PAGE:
Voi eScooter's

Voi Scooters users can download an app, and pay for the use of them. They are located all over Birmingham City Centre. Apparently anyone can use the, either a man in a suit or a student in jeans. They reduce noise and air pollution. They enable people to move freely in an urban environment.

There is a 6 month trial in Birmingham City Centre. I think they were to have a trial in Coventry but that was halted. I also found some none Voi eScooter's over in Redditch, Worcestershire.

After about a month, Voi put these pads on the handles, so that they can be cleaned after each use (due to the Pandemic and hand sanitising etc).

I wouldn't want to ride them myself, prefer to get the bus or train and walk.

 

12th September 2020 on the High Street (near lower Bull Street). Got my first photo of a Voi eScooter from my bus stop. Buses on the Stratford Road routes including the 2, 3, 5 and 6.

Earlier that day, I got a photo of a masked man riding an Voi eScooter through Centenary Square, outside of the Library of Birmingham.

16th September 2020 in Victoria Square. Graham Young of the Birmingham Mail on a test ride, stop as another guy passes him. He later wrote an article for the Birmingham Live, which you can read here: What happened when we tried to ride a VOI scooter in Birmingham city centre

You can find him on Twitter: Graham Young.

9th October 2020, heading down Hill Street, I spotted this eScooter. Close to Hinckley Street, and not far from Smallbrook Queensway. I was heading down to Southside to check out the latest B-Side Hip Hop street art.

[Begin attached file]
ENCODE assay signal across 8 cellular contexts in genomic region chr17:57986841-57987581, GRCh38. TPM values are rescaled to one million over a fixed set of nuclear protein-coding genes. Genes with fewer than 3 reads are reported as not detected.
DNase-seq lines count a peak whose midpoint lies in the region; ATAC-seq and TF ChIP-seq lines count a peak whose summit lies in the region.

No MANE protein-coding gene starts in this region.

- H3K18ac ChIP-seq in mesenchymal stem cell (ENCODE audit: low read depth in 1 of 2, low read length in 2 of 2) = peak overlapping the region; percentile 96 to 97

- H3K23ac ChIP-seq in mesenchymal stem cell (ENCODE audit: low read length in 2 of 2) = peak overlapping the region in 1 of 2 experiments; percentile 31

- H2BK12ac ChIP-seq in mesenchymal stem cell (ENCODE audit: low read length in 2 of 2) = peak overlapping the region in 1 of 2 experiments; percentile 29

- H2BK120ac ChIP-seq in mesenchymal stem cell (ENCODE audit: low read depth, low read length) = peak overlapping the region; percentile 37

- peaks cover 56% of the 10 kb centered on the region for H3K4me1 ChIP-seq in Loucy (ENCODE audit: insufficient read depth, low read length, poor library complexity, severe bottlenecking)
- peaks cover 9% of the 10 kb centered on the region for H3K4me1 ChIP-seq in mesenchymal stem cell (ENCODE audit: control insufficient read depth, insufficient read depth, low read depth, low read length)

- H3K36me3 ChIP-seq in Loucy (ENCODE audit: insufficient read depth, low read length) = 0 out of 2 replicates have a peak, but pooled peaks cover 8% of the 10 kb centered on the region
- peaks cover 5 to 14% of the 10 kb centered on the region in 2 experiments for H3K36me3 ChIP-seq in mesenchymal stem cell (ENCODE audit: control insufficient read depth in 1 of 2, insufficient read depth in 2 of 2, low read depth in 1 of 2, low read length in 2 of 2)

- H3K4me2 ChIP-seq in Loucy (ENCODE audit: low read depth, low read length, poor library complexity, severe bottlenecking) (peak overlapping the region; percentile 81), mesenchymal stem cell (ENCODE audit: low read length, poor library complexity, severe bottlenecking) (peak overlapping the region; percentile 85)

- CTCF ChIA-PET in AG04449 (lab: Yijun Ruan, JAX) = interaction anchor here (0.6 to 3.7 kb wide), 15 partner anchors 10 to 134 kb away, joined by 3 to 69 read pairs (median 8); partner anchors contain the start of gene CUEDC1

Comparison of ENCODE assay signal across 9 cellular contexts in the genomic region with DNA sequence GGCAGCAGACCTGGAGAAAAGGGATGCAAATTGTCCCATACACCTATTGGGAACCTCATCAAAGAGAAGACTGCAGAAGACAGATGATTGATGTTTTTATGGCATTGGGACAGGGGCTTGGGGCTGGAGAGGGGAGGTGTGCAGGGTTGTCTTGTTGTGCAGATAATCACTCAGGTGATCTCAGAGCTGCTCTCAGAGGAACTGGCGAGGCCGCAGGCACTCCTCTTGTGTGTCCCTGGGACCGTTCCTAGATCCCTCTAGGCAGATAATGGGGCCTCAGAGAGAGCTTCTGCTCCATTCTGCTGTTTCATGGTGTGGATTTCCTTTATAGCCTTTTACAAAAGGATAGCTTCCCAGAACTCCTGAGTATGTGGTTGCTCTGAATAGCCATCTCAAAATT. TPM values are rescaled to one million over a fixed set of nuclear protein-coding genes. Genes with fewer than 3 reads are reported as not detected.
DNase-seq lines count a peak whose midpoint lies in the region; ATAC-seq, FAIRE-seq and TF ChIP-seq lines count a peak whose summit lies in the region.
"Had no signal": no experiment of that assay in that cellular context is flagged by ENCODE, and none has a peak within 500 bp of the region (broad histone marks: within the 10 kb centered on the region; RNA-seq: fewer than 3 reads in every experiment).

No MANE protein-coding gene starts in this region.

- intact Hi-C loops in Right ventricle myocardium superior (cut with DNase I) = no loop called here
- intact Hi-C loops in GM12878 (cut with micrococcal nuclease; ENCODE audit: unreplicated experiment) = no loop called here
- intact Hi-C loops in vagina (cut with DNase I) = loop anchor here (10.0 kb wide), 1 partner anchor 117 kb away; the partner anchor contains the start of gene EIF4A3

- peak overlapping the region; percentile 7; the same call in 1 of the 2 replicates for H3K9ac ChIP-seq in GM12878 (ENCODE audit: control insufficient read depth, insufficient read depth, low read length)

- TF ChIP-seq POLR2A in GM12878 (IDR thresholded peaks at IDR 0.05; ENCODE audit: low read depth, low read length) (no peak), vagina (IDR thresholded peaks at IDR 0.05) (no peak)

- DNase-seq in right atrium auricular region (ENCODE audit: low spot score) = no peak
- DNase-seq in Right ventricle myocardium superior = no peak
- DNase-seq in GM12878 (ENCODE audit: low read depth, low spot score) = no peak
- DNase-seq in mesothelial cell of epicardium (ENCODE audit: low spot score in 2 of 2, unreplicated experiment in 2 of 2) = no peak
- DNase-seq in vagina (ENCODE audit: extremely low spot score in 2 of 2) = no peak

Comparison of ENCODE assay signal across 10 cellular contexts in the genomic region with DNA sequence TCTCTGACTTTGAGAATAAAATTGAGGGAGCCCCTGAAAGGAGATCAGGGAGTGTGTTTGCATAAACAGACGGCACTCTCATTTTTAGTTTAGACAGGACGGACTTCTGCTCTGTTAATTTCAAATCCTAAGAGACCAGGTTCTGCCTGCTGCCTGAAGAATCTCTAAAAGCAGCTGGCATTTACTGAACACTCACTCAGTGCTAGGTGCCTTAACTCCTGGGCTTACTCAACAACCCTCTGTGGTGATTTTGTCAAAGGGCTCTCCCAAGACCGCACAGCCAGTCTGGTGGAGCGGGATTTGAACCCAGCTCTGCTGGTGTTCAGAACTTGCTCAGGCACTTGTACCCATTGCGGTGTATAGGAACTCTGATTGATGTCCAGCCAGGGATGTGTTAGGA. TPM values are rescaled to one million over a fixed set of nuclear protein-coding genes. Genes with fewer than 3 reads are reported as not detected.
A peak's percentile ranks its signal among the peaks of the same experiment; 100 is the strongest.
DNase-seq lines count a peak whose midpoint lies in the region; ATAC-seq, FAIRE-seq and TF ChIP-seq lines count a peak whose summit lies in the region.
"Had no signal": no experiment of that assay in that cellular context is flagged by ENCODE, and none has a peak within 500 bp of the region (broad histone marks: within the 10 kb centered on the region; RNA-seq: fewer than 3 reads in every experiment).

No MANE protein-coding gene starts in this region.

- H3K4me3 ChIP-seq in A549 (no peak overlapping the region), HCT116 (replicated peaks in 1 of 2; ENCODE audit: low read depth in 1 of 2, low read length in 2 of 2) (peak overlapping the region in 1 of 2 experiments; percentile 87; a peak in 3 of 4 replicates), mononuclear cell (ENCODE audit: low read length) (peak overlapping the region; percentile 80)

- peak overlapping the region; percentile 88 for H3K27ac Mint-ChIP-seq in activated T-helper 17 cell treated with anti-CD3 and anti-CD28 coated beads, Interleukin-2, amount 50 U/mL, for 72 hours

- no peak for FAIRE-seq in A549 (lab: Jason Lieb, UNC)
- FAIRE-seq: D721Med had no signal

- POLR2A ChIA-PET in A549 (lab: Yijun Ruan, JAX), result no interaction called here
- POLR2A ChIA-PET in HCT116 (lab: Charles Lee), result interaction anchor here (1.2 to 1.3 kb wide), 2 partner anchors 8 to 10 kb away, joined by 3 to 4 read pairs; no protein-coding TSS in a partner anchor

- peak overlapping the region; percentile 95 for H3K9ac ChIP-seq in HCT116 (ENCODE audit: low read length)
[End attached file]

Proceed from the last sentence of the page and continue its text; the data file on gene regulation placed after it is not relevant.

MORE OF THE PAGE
On the 10th October 2020, saw this pair of Voi eScooter's near the bike racks on Eden Place. Close to Colmore Row and the Council House.

11th October 2020 from Navigation Street outside of Birmingham New Street Station, saw this trio of three Voi eScooter's. Not far from the Stephenson Street entrance to the station. The day I was going to see Van Gogh Alive at the Birmingham Hippodrome. Had just come down from Grand Central Birmingham.

25th October 2020 from the Bullring near St Martin's Church. This Voi eScooter at the corner of Edgbaston Street and St Martin's Lane.

2nd November 2020 in The Golden Square near Vyse Street in the Jewellery Quarter. Three Voi eScooter's, not far from the site of where the Jewellery Quarter Clock was until August 2020.

Bonus eScooter's in Redditch, Worcestershire

14th October 2020 a train trip to Redditch to see the John Bonham statue, when I saw some BIRD eScooter's in Redditch on Alcester Street. Similar in design to Voi, but a little different.

There was three BIRD eScooter's outside of the Redditch Town Hall.

 

It will probably not be until the 2nd lockdown is over that I will see more eScooter's around Birmingham. Unless I got out for a local walk, and see someone riding a black eScooter on the pavement (which is illegal, they should be ridden on the road).

I might be back in the City Centre week commencing 16th November 2020, for the first time in 2 weeks, so might see move Voi eScooter's when I'm in town.

 

Photos taken by Elliott Brown. Can be found on Twitter: ellrbrown.

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50 passion points
Transport
02 Nov 2020 - Elliott Brown
Gallery

Advert changes to West Midlands Metro trams 19 and 32